Fig. 7

Fig. 6

The surface structure of the original steel counterpart examined by (a) SEM (left of white line: some loose wear debris, next to the wear track (right of white line), as indicated by TFL) and (b) by white-light interferometric profilometry

Fig. 5

Comparisons of the worn surfaces and counterfaces for the composite of nano-TiO2/SCF/Gr/PA 66 (i.e., traditional and nano-fillers) tested under different sliding conditions: (a) the worn polymer surface and (b) the surface profile of the corresponding steel counterface examined by SEM and (c) by white-light interferometric profilometry (testing conditions: 1 MPa, 1 m/s). The other figures refer to (d) the worn polymer surface and (e) the surface profile of the corresponding steel counterface examined by SEM and (f) by white-light interferometric profilometry (testing conditions: 2 MPa, 2 m/s). CWD = compacted wear debris. The sliding directions were indicated by the arrows.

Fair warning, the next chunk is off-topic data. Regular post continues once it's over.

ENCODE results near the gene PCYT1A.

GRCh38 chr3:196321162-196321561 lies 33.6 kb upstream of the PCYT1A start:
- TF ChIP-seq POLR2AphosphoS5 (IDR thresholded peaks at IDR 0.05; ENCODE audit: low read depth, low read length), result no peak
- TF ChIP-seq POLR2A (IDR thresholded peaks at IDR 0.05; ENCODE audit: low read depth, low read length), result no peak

Fig. 4

Comparisons of the worn surfaces and counterfaces for the composite of SCF/Gr/PA 66 (i.e., traditional fillers only) tested under different sliding conditions: (a) the worn polymer surface and (b) the surface profile of the corresponding steel counterface examined by SEM and (c) by white-light interferometric profilometry (testing conditions: 1 MPa, 1 m/s). The other figures refer to (d) the worn polymer surface and (e) the surface profile of the corresponding steel counterface examined by SEM and (f) by white-light interferometric profilometry (testing conditions: 2 MPa, 2 m/s). CWD = compacted wear debris. The sliding directions were indicated by the arrows.

Fig. 3